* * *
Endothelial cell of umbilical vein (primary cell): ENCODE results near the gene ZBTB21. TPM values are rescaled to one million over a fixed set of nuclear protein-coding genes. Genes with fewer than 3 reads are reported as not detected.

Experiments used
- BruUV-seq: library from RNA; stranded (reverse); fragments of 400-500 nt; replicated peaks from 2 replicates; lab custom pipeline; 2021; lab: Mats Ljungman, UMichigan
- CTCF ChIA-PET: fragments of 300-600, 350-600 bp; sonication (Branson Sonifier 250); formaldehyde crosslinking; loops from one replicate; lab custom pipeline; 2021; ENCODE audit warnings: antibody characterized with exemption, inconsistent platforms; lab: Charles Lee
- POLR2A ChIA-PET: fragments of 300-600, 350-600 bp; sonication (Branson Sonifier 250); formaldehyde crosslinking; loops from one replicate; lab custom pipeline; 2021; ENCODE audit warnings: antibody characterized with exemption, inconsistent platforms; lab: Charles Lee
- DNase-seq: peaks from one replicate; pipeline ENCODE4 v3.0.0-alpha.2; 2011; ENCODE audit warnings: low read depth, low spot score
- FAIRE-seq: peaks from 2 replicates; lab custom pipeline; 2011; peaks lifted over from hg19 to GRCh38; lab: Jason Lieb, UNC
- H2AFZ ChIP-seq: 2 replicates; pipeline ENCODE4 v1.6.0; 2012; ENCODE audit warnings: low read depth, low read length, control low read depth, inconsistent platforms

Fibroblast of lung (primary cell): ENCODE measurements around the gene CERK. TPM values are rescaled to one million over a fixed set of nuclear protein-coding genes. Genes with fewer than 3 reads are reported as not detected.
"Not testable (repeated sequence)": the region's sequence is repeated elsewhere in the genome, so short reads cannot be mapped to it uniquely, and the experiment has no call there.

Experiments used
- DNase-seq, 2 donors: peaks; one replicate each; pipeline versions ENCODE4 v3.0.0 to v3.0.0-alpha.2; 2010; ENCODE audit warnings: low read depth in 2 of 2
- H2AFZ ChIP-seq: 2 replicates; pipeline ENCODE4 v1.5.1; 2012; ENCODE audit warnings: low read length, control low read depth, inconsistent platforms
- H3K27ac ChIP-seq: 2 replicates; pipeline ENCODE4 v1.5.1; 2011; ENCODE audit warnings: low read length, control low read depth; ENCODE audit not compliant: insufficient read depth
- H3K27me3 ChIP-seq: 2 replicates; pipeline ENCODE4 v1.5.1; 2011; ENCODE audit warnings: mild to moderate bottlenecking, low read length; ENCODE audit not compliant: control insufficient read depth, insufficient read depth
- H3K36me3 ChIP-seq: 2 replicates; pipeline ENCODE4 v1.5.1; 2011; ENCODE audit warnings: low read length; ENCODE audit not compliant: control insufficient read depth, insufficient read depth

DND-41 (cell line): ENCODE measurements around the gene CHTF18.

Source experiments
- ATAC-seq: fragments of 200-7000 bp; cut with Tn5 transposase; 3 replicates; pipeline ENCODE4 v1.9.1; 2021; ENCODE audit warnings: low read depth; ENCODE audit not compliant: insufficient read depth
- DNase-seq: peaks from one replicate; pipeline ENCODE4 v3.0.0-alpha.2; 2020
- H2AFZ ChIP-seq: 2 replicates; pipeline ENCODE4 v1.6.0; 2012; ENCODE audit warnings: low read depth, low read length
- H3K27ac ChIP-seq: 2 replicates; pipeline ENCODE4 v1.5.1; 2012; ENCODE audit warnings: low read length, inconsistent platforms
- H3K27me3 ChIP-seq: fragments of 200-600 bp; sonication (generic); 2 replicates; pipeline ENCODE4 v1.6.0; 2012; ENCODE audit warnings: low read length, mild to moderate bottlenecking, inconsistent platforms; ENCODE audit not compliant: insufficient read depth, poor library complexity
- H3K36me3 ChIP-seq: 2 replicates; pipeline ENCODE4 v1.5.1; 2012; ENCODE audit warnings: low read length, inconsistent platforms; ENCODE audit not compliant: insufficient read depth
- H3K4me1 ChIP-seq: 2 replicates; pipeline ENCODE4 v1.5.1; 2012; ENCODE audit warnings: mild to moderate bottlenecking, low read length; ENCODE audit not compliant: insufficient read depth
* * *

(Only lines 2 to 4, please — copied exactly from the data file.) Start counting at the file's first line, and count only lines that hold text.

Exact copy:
Experiments used
- BruUV-seq: library from RNA; stranded (reverse); fragments of 400-500 nt; replicated peaks from 2 replicates; lab custom pipeline; 2021; lab: Mats Ljungman, UMichigan
- CTCF ChIA-PET: fragments of 300-600, 350-600 bp; sonication (Branson Sonifier 250); formaldehyde crosslinking; loops from one replicate; lab custom pipeline; 2021; ENCODE audit warnings: antibody characterized with exemption, inconsistent platforms; lab: Charles Lee